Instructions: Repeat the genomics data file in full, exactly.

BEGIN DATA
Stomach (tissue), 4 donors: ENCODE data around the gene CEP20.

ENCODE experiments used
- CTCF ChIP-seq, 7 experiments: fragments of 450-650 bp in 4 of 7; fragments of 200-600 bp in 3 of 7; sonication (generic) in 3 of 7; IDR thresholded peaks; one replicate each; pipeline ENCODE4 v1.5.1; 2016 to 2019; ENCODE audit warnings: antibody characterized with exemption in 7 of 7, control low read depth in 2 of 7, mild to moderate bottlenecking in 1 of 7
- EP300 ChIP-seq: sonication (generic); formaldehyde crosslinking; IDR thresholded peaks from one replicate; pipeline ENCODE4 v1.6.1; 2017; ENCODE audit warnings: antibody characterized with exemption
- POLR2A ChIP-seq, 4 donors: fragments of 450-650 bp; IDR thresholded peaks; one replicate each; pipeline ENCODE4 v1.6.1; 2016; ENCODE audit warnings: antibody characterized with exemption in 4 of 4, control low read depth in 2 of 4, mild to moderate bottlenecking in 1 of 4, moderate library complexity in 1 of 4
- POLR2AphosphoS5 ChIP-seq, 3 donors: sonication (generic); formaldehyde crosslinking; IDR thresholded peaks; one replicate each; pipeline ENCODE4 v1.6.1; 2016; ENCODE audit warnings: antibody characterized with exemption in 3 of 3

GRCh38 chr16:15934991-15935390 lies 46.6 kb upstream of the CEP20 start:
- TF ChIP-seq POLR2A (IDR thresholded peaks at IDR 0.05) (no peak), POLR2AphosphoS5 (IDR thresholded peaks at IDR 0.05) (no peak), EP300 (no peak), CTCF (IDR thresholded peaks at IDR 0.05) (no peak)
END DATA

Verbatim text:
Stomach (tissue), 4 donors: ENCODE data around the gene CEP20.

ENCODE experiments used
- CTCF ChIP-seq, 7 experiments: fragments of 450-650 bp in 4 of 7; fragments of 200-600 bp in 3 of 7; sonication (generic) in 3 of 7; IDR thresholded peaks; one replicate each; pipeline ENCODE4 v1.5.1; 2016 to 2019; ENCODE audit warnings: antibody characterized with exemption in 7 of 7, control low read depth in 2 of 7, mild to moderate bottlenecking in 1 of 7
- EP300 ChIP-seq: sonication (generic); formaldehyde crosslinking; IDR thresholded peaks from one replicate; pipeline ENCODE4 v1.6.1; 2017; ENCODE audit warnings: antibody characterized with exemption
- POLR2A ChIP-seq, 4 donors: fragments of 450-650 bp; IDR thresholded peaks; one replicate each; pipeline ENCODE4 v1.6.1; 2016; ENCODE audit warnings: antibody characterized with exemption in 4 of 4, control low read depth in 2 of 4, mild to moderate bottlenecking in 1 of 4, moderate library complexity in 1 of 4
- POLR2AphosphoS5 ChIP-seq, 3 donors: sonication (generic); formaldehyde crosslinking; IDR thresholded peaks; one replicate each; pipeline ENCODE4 v1.6.1; 2016; ENCODE audit warnings: antibody characterized with exemption in 3 of 3

GRCh38 chr16:15934991-15935390 lies 46.6 kb upstream of the CEP20 start:
- TF ChIP-seq POLR2A (IDR thresholded peaks at IDR 0.05) (no peak), POLR2AphosphoS5 (IDR thresholded peaks at IDR 0.05) (no peak), EP300 (no peak), CTCF (IDR thresholded peaks at IDR 0.05) (no peak)